Biography: 
    • Wrigley, Chris. "Barnes, William (1801-1886)." Oxford Dictionary of National Biography. Ed. H. C. G. Matthew and Brian Harrison. Oxford: OUP, 2004.
    Biography: 
    • Massai, Sonia. "Barnfield, Richard (bap. 1574, d. 1620)." Oxford Dictionary of National Biography. Ed. H. C. G. Matthew and Brian Harrison. Oxford: OUP, 2004.
    Biography: 
    Biography: 

    Born at Indian Hill, Ohio, March 6, 1809, David Bates was educated as a clerk in Buffalo and then in a mercantile house in Indianapolis, Indiana. Eventually he rose in the company to be a full member and its buyer, and he and his family settled in Philadelphia. He contributed as a man of letters to journals and published a volume of poetry, Eolian, in 1849.

    Biography: 

    Katharine Lee Bates, born August 12, 1859, graduated from Wellesley College in 1880, joined its English Department five years later, and earned a Masters degree there in 1891 following study at Oxford in 1888-89. She published the scholarly work for which she is best known critically, The English Religious Drama, in 1893, and edited many classics of English literature.

    Biography: 
    • Brown, David. “Bateson, Thomas (d. 1630).” Oxford Dictionary of National Biography. Ed. H. C. G. Matthew and Brian Harrison. Oxford: OUP, 2004.
    Biography: 

    Charles Baudelaire (1821-1867) spent most of his life in Paris, though one can see in some of his poetry the influence of an early voyage he made to the East Indies. His mother and stepfather had encouraged this trip in the hope that it would make Baudelaire forget about following a literary career.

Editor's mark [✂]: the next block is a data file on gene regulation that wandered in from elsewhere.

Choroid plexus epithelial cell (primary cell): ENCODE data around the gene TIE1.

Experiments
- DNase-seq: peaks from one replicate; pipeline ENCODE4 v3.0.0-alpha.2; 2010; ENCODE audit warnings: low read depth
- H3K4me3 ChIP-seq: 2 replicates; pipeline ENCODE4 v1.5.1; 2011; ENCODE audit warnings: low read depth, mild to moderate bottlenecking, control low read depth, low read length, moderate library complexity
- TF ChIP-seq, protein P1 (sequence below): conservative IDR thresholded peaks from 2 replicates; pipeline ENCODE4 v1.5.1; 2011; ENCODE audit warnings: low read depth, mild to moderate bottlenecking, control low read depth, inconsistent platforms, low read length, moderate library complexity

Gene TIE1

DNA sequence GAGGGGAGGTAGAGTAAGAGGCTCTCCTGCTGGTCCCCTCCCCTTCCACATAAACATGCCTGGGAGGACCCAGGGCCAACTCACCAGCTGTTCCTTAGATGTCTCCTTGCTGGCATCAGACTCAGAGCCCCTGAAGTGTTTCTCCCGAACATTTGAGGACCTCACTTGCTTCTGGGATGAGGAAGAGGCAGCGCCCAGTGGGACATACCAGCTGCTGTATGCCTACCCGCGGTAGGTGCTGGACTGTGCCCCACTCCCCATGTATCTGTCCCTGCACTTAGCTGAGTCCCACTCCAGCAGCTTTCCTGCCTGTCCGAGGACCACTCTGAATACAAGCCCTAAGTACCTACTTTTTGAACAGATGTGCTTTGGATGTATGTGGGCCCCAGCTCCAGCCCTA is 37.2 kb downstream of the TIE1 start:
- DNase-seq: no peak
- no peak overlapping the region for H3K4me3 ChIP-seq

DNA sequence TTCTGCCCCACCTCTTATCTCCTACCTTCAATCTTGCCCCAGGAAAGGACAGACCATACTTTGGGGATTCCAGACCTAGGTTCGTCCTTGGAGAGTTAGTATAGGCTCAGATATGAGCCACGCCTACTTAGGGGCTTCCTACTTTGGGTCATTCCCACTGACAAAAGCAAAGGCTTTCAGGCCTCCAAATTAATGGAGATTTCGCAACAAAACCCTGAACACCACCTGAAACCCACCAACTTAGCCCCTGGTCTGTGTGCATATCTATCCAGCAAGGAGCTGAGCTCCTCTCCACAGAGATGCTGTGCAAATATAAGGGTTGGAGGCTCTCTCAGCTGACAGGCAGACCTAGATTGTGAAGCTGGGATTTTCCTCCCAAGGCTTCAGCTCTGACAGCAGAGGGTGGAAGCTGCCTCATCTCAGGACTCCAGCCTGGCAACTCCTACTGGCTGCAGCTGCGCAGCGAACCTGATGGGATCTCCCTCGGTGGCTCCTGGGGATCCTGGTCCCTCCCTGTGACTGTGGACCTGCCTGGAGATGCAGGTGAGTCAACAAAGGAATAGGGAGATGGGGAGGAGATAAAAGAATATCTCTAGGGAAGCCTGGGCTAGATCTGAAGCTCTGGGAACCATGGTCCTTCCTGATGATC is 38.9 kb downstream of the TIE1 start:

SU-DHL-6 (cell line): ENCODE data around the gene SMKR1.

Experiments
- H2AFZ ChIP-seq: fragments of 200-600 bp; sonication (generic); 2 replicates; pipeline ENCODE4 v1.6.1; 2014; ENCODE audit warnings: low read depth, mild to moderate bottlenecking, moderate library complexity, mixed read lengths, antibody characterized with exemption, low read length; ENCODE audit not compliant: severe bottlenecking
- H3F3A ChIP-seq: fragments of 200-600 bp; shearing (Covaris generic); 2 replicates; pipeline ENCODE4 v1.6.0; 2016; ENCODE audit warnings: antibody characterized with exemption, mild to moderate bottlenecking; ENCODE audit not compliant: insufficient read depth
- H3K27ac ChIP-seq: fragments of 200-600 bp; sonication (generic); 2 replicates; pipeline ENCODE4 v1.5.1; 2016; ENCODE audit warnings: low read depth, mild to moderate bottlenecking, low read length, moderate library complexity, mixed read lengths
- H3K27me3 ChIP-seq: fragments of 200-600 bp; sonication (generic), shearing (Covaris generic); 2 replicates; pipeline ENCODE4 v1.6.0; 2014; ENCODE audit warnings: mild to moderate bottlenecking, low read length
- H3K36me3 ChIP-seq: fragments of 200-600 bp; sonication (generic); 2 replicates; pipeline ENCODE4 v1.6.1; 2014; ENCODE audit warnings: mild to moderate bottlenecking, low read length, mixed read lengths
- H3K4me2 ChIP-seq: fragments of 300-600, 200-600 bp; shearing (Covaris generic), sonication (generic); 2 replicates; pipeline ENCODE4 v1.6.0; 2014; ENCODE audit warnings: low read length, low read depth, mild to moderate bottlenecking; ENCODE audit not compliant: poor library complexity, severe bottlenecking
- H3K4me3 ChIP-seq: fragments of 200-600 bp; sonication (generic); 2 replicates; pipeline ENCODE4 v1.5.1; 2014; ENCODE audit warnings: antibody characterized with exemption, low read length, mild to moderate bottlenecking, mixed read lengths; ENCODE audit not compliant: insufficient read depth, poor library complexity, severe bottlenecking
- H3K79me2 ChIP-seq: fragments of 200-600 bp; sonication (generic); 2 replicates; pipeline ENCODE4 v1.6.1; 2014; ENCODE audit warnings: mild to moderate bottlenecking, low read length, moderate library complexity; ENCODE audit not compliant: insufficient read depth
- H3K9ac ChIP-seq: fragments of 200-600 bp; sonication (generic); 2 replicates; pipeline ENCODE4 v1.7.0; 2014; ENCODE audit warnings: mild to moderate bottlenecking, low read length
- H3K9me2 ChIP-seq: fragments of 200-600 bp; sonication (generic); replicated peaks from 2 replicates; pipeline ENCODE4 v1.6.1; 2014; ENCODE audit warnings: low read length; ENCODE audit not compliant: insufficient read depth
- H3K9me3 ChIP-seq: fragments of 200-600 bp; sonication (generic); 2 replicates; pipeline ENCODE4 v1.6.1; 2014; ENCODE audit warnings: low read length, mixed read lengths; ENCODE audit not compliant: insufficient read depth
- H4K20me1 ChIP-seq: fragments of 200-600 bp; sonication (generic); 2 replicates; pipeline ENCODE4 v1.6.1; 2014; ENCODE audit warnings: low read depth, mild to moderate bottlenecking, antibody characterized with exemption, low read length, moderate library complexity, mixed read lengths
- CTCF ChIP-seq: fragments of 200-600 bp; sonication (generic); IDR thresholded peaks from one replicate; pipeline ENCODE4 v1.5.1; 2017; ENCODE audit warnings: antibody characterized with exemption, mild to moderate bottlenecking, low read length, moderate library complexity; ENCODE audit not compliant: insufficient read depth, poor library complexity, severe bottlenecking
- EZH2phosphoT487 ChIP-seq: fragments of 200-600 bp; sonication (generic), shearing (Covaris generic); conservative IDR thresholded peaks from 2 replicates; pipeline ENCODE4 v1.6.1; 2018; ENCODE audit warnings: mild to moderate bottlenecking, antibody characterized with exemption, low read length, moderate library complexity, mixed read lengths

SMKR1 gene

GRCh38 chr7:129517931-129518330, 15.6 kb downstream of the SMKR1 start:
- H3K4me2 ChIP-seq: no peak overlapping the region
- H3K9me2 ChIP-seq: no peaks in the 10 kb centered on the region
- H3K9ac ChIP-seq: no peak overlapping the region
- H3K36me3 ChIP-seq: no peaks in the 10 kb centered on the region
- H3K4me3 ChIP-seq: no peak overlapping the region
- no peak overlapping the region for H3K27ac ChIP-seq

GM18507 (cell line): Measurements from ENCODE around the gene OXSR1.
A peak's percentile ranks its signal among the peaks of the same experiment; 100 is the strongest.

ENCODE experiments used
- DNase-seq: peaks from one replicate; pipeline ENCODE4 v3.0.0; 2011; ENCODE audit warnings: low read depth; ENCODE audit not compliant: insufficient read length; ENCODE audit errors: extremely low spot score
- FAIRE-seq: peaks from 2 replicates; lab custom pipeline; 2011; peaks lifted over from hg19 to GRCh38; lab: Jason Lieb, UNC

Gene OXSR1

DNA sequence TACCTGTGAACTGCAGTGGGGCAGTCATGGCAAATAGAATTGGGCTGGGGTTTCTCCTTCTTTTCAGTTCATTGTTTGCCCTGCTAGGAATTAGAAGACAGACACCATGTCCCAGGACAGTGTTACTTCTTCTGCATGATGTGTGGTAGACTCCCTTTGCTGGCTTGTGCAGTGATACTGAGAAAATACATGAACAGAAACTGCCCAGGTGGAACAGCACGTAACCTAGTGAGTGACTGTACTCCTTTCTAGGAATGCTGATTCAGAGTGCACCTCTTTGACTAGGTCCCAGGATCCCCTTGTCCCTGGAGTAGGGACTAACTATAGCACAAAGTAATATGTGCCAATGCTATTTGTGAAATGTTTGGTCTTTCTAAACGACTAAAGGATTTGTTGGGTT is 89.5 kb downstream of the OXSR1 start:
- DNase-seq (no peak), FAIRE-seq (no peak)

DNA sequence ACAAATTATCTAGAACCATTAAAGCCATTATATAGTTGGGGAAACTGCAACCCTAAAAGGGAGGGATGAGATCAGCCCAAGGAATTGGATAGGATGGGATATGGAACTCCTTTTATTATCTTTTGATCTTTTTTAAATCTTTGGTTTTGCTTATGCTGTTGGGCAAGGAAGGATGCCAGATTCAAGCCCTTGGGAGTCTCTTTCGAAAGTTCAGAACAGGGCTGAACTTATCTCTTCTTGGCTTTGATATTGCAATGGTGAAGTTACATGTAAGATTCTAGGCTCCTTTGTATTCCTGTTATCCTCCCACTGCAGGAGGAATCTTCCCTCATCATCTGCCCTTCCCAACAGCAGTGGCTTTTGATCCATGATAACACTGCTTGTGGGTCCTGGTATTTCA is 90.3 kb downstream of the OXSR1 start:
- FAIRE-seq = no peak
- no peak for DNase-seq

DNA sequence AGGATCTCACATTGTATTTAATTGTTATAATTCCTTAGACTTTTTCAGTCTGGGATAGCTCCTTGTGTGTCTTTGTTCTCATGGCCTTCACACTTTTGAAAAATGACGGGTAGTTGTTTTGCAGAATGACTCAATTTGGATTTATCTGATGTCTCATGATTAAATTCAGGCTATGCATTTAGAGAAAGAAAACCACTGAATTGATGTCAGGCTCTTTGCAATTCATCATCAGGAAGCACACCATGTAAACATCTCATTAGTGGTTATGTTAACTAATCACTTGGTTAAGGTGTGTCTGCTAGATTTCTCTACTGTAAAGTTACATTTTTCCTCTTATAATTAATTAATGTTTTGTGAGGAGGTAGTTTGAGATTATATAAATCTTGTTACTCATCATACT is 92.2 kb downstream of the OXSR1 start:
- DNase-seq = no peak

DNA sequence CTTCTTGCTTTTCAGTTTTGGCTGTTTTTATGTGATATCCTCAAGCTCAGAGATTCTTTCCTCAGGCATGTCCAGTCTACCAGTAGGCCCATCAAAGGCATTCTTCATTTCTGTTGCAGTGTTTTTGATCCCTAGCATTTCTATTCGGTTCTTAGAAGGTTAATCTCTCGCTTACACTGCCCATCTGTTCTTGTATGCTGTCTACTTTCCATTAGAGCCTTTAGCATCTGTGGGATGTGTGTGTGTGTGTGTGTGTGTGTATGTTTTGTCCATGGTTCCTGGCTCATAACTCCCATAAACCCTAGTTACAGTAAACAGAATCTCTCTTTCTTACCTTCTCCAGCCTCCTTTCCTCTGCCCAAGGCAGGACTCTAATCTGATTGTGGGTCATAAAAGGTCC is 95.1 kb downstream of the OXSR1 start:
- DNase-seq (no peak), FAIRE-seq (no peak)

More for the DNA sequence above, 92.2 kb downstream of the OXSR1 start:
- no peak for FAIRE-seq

Biography: 

    After taking his M.A. and Ph.D. at Harvard University, Joseph Warren Beach returned to Minneapolis in 1907 to the Department of English at the University of Minnesota, his undergraduate alma mater. Starting as Assistant Professor, he became Associate Professor in 1917 and Professor in 1924. Beach chaired the English Department from 1939 to 1948, after which time he retired.

    Biography: 
    • Robinson, Roger J.. “Beattie, James (1735-1803).” Oxford Dictionary of National Biography. Ed. H. C. G. Matthew and Brian Harrison. Oxford: OUP, 2004.
    Biography: 
    • Finkelpearl, P. J.. “Beaumont, Francis (1584/5-1616).” Oxford Dictionary of National Biography. Ed. H. C. G. Matthew and Brian Harrison. Oxford: OUP, 2004.
    Biography: 
    • Halsey, Alan. “Beddoes, Thomas Lovell (1803-1849).” Oxford Dictionary of National Biography. Ed. H. C. G. Matthew and Brian Harrison. Oxford: OUP, 2004.
    Biography: 

    Born in 673 and sent at seven years old by his parents to the monastery of St. Peter in Monkwearmouth, Bede moved to the abbey at Jarrow in 682, where he lived as a monk until his death on May 25, 735.

    Biography: 
    • Todd, Janet. “Behn, Aphra (1640?-1689).” Oxford Dictionary of National Biography. Ed. H. C. G. Matthew and Brian Harrison. Oxford: OUP, 2004.
    Biography: 
    • Tolley, A. T.. “Bell, Julian Heward (1908–1937).” Oxford Dictionary of National Biography. Ed. H. C. G. Matthew and Brian Harrison. Oxford: OUP, 2004.
    • Bell, Julian. Winter Movement and Other Poems. London: Chatto and Windus, 1930. PR6003 .E434 W5 1930 E. J. Pratt Library at Victoria University